Tuesday, 1 April 2014

Never This Nice


As part of my ongoing self improvement program I try to learn from past mistakes. One such mistake was identified last year when I flew from Melbourne to Israel using the services of Turkish Airlines. At the time I did not have much choice, but as it turned out I had myself quite the ordeal. Knowing the experience of having to fly to Israel at a short notice will come back to haunt me, I took measures.
This time around, I was quite picky with my flights. For a start, instead of a three leg itinerary from Melbourne to Tel Aviv, I insisted on a two leg journey. The difference in flying time is not that big, just a few hours on top of an already exhausting journey, but the difference it made to the livelihood of the passenger - yours truly - was huge. And it's not just the flying time we're talking about; it's also messing around with another transfer at yet another airport. Remember, not all airports are created equal (I'm pointing my finger firmly at you, Istanbul!).
The next measure I took was insisting before my travel agent that she tries to seat me at the back of the plane. Normally, airlines and agents alike tend to think the seats at the front are better, mainly because it implies disembarking would be faster. While potentially true, what's the big hurry? Personal experience seems to indicate that if there are empty seats on the plane, they tend to be at the back; and having an empty seat near me, especially on a long flight, can make the experience of flying across the world so much easier.
As was the case with my flights this time around. Out of the four legs I have had the "pleasure" of flying on, the shortest of which was 9.5 hours long, I had three seats for myself on three of those legs. Let me spell it for you: T-H-R-E-E seats on T-H-R-E-E legs. That is to say, for three quarters of my flights, I slept better than I had ever slept abroad long range flights. Screw business class, give me three economy seats any time.
The difference those three seats made was huge. Usually, I get my worst jet lag flying west to east. This time around, my return to Australia had left me tired and out of sync with local time, but it did not leave me with the feeling of having to force my eyes open as of midday. I was just a bit tired, that's all; nothing a cup of coffee could not sort out. Never in my history of flying did jet lag come this easy.

There is another avenue I commonly turn to when it comes to making my life an easy pleasure: Gadgets. Again, last year's experience had taught me a lot on how to cope with such long trips.
The first problem that needed tackling was the noise on the plane. Aside of physical compression, it's the constant noise on the plane that troubles me the most. This time around I had my noise blocking Shure headphones with me! Compact and easily carried in their tiny pouch, these proved effective ear blockers on their own right, even before I pressed "Play"; but then, when I switched Spotify on, I was amazed to hear high quality music reproduced in my ears. Fancy that, enjoying music on board a noisy plane! Unbelievable.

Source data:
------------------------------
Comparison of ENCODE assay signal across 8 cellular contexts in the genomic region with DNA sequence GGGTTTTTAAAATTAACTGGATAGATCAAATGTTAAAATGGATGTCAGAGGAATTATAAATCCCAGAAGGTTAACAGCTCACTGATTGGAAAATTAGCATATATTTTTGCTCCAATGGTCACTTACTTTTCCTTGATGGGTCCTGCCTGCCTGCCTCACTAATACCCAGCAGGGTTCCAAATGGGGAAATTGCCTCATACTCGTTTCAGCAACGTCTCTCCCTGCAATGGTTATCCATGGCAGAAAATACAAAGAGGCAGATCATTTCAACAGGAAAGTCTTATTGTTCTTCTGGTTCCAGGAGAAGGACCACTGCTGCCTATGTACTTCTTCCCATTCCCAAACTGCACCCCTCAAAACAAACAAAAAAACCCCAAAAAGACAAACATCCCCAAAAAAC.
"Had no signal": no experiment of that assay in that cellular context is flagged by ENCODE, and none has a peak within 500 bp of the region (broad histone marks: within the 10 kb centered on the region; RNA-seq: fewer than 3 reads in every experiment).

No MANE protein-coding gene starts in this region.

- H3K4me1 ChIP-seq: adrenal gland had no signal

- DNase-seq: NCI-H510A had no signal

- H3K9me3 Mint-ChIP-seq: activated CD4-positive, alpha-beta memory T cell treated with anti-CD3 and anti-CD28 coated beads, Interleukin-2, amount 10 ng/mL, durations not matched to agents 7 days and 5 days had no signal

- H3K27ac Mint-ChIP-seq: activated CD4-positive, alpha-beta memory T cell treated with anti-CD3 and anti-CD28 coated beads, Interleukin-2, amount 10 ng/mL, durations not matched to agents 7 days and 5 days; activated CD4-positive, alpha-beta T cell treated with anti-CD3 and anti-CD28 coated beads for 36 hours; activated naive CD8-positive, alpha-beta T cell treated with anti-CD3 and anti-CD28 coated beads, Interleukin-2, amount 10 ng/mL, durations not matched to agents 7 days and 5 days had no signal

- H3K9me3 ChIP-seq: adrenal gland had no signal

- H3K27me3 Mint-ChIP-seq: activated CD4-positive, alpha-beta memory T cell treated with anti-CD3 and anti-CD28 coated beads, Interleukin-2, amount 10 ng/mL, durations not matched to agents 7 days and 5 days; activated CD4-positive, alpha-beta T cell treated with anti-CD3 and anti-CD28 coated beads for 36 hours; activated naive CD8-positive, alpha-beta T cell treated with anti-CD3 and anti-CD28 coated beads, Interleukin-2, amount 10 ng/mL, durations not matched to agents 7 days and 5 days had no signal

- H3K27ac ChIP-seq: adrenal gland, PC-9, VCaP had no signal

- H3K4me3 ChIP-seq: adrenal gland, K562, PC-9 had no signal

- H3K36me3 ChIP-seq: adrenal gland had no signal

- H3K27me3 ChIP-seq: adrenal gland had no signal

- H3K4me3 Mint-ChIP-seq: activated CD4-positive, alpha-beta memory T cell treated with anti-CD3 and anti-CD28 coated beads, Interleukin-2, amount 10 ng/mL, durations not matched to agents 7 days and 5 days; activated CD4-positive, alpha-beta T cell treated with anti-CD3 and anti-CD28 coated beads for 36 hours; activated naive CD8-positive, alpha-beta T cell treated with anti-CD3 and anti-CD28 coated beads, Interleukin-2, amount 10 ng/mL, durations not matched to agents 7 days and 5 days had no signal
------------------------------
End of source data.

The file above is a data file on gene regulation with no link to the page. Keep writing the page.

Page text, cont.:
Last time around I carried my Mac Air with me for my computing needs. As nice as it is, the Mac Air is not that easy to deploy aboard a plane or in the mess of an airport terminal. This time around I had an iPad Mini: quick and easy to deploy, sporting a longer lasting batteries, a sharper screen, and offering a larger variety of travel suitable entertainment. From Kindle to XCOM, I had it all at the tips of my fingers.
Last, but not least, was my iUSBPort2. Probably a member of one of the lesser known gadget families, this one is a wifi hard drive. That is, it can act as a hard drive for the iPad, with which it communicates via its own wifi network. Essentially, this meant I could bring all the entertainment I could carry along with me, regardless of my iPad's limited storage space.

Between gadgets and smart bookings, the journeying part of my latest trip to Israel was probably as easy as it could ever be.
Sadly, there is still the nonsensical security theatre to deal with. At Bangkok I had to explain, twice, that I prefer a manual body scan as opposed to them porn scanners. In Israel they now demand one leaves one's suitcase unlocked, which offers the terrifying prospect of all my stuff spreading itself out on some remote piece of tarmac, never to be seen again. And then there is the whole mess that is bringing duty free items to Australia: they actually open your hand luggage just as you're about to board to inspect each and every item you bring aboard!
Those issues, however, can only be fixed at the voting booth.


Image by Doug, Creative Commons licence

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